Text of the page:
The Job Hunt
The raft drew beyond the middle of the river; the boys pointed her head right, and then lay on their oars.
The river was not high, so there was not more than a two or three mile current. Hardly a word was
said during the next three-quarters of an hour. Now the raft was passing before the distant town. Two or three glimmering lights showed where it lay, peacefully sleeping, beyond the vague vast sweep of star-gemmed water, unconscious of the tremendous event that was happening.
- The Black Avenger stood still with folded arms, “looking his last” upon
- the scene of his former joys and his later sufferings, and wishing
- “she” could see him now, abroad on the wild sea, facing peril and death with dauntless heart, going to his doom with a grim smile on his lips. It was but a small strain on his imagination to remove Jackson Island
- beyond eyeshot of the village, and so he “looked his last” with a
- broken and satisfied heart. The other pirates were looking their last
- too; and they all looked so long that they came near letting the
current drift them out of the range of the island. But they discovered the danger in time, and made shift to avert it. About two oclock in the morning the raft grounded on the bar two hundred yards above the head of the island, and they waded back and forth until they had landed their freight.
Part of the little raft belongings consisted of an old sail, and this they spread over a nook in the bushes for a tent to shelter their provisions; but they themselves would sleep in the open air in good weather, as became outlaws.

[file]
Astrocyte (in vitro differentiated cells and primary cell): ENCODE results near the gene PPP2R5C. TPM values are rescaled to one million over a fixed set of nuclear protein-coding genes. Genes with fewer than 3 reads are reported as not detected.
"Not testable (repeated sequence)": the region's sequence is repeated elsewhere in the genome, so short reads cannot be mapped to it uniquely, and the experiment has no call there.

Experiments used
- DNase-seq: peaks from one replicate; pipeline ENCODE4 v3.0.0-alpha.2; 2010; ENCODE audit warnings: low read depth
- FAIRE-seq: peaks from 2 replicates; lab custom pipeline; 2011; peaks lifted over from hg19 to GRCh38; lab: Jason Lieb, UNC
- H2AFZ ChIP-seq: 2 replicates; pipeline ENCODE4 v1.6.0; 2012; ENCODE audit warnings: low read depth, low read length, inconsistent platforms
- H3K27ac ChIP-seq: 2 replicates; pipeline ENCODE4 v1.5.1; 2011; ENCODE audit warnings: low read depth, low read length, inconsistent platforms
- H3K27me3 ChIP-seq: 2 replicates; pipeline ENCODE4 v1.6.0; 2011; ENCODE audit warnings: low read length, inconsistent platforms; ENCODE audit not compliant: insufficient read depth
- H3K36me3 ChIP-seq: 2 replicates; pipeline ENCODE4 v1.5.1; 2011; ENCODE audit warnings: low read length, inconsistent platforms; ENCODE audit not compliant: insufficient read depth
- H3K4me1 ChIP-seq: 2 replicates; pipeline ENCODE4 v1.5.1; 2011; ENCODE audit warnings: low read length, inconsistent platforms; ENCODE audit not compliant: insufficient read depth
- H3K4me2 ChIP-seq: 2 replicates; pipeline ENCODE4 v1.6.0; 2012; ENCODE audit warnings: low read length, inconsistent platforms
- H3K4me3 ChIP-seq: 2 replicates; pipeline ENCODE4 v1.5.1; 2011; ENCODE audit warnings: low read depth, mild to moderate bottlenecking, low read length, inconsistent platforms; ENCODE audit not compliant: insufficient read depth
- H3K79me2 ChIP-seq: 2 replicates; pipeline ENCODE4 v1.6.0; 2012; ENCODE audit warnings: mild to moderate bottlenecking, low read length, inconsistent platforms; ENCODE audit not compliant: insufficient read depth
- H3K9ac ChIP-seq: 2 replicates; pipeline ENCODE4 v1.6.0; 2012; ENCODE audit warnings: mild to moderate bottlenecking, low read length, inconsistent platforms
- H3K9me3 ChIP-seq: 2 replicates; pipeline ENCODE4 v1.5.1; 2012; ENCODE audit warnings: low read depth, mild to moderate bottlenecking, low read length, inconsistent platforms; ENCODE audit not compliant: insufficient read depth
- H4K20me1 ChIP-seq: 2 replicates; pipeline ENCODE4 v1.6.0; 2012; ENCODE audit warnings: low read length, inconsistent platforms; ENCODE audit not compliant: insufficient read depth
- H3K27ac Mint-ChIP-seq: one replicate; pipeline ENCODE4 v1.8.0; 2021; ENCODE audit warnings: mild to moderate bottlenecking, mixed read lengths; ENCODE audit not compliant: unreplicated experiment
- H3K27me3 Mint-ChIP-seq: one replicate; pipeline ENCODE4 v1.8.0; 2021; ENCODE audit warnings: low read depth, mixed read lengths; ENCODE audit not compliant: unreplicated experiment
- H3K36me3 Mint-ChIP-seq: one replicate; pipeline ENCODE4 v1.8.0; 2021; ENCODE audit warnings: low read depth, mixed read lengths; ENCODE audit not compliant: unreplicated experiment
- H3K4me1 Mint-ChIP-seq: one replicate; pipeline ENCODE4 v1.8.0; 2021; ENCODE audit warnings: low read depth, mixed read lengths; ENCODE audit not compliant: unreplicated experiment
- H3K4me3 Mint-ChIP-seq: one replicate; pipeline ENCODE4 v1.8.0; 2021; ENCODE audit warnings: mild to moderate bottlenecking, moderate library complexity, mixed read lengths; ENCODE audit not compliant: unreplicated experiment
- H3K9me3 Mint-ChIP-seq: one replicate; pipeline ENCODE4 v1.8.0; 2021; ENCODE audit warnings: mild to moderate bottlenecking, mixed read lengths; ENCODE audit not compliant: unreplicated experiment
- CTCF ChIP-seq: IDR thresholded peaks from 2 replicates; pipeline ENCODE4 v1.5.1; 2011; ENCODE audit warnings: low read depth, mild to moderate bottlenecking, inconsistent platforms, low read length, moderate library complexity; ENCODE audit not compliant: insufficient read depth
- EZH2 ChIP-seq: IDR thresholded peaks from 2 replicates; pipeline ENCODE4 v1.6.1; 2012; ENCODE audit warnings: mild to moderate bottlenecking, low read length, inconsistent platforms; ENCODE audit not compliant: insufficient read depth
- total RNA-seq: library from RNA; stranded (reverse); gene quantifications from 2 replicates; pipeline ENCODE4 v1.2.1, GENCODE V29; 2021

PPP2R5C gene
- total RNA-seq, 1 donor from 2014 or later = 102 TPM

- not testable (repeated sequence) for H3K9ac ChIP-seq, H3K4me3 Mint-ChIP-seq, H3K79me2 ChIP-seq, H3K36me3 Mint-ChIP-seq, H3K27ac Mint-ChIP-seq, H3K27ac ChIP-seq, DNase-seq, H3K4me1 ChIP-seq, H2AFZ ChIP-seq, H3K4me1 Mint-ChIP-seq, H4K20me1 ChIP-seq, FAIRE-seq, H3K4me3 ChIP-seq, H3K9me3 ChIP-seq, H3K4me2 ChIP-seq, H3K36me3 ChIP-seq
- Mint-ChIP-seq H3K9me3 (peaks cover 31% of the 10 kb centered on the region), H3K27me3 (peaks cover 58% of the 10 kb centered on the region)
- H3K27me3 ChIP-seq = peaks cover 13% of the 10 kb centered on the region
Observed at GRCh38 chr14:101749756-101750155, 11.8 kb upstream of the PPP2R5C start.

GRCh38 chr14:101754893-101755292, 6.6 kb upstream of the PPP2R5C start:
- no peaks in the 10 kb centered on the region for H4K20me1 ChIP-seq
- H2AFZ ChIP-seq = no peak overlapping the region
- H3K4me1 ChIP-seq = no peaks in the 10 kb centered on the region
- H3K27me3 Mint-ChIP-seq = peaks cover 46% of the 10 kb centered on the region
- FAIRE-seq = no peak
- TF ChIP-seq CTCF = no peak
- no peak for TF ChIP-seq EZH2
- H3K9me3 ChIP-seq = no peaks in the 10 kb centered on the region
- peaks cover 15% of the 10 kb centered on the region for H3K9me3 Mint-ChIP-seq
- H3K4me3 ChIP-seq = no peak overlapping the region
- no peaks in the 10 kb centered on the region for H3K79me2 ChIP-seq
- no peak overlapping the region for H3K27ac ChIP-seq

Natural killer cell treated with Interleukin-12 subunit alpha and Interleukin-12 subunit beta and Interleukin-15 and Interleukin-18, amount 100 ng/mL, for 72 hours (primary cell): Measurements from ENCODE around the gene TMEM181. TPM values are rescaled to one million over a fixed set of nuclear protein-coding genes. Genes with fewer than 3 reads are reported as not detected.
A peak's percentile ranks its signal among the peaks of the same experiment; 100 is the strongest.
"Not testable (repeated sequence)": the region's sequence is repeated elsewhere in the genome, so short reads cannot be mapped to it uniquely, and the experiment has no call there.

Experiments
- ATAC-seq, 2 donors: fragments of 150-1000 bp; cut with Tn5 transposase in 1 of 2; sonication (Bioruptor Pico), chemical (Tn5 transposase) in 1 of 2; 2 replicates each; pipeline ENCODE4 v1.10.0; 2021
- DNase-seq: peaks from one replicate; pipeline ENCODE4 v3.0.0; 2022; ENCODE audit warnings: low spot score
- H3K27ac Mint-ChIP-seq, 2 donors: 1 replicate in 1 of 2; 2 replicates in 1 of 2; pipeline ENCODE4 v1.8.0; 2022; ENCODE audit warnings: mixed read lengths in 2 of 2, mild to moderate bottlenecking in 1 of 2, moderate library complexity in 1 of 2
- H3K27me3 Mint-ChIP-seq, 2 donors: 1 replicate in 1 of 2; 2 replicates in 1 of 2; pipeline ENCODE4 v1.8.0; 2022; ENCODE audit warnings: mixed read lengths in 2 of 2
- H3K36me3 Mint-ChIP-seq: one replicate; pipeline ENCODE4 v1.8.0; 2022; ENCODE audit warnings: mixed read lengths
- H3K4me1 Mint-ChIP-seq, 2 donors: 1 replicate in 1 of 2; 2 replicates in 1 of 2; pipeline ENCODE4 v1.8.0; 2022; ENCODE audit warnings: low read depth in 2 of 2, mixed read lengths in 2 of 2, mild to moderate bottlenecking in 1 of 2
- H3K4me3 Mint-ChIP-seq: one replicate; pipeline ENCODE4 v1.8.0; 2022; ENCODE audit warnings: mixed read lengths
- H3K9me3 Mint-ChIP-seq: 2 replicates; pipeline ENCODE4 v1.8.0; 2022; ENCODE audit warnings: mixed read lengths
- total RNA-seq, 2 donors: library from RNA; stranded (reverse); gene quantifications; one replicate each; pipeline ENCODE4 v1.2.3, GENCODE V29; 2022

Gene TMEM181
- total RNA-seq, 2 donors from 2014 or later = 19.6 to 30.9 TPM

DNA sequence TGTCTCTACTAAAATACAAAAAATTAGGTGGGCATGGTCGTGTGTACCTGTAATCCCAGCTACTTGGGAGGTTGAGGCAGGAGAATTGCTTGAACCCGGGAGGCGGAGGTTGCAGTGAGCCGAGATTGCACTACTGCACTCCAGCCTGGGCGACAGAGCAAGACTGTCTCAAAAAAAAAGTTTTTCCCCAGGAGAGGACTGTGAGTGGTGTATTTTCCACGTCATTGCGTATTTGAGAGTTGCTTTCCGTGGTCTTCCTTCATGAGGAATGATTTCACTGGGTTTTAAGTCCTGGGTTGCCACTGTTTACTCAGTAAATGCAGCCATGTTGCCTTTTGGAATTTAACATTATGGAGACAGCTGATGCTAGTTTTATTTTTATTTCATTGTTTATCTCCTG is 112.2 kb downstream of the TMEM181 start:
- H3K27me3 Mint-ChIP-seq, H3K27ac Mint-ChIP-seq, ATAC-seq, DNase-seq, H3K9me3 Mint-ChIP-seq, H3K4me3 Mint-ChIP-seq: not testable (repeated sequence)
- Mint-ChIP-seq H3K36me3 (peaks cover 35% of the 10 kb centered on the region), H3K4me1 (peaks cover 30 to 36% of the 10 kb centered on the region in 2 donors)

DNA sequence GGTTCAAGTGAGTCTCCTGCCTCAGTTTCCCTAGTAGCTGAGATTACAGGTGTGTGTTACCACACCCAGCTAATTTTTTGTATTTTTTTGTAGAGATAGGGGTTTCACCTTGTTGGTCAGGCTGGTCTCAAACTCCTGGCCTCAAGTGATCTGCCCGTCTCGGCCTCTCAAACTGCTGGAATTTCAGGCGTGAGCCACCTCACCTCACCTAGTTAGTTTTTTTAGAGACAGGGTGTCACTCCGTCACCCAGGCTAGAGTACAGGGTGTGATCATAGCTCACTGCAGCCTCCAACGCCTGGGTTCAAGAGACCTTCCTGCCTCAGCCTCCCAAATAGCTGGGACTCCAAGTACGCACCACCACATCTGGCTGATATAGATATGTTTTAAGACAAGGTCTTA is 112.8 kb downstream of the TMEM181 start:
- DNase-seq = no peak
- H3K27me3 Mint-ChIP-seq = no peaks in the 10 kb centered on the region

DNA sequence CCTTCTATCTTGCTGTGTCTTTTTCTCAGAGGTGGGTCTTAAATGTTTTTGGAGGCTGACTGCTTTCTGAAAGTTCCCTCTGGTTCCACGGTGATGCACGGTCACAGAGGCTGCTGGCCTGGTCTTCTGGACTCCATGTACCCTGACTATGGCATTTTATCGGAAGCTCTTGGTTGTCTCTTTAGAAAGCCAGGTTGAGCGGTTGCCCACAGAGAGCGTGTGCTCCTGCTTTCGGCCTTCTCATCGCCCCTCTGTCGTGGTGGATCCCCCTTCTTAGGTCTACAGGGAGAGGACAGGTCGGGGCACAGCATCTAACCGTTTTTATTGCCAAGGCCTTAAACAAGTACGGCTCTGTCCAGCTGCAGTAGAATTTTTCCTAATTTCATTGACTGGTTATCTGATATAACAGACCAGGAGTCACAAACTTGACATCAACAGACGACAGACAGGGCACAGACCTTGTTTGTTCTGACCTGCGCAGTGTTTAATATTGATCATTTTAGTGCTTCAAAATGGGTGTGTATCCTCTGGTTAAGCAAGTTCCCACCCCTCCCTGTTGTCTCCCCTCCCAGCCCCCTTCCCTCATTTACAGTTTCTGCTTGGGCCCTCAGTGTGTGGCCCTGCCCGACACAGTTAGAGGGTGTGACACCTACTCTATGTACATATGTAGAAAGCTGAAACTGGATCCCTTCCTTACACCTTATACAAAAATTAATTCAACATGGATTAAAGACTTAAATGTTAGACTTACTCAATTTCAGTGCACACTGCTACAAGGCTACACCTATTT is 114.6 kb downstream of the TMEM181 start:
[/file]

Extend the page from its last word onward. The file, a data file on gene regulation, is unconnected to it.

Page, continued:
- They built a fire against the side of a great log twenty or thirty
- steps within the sombre depths of the forest, and then cooked some
- bacon in the frying-pan for supper, and used up half of the corn “pone”
- stock they had brought. It seemed glorious sport to be feasting in that
- wild, free way in the virgin forest of an unexplored and uninhabited
- island, far from the haunts of men, and they said they never would
- return to civilization. The climbing fire lit up their faces and threw
- its ruddy glare upon the pillared tree-trunks of their forest temple,
- and upon the varnished foliage and festooning vines.
When the last crisp slice of bacon was gone, and the last allowance of corn pone devoured, the boys stretched themselves out on the grass, filled with contentment. They could have found a cooler place, but they would not deny themselves such a romantic feature as the roasting camp-fire.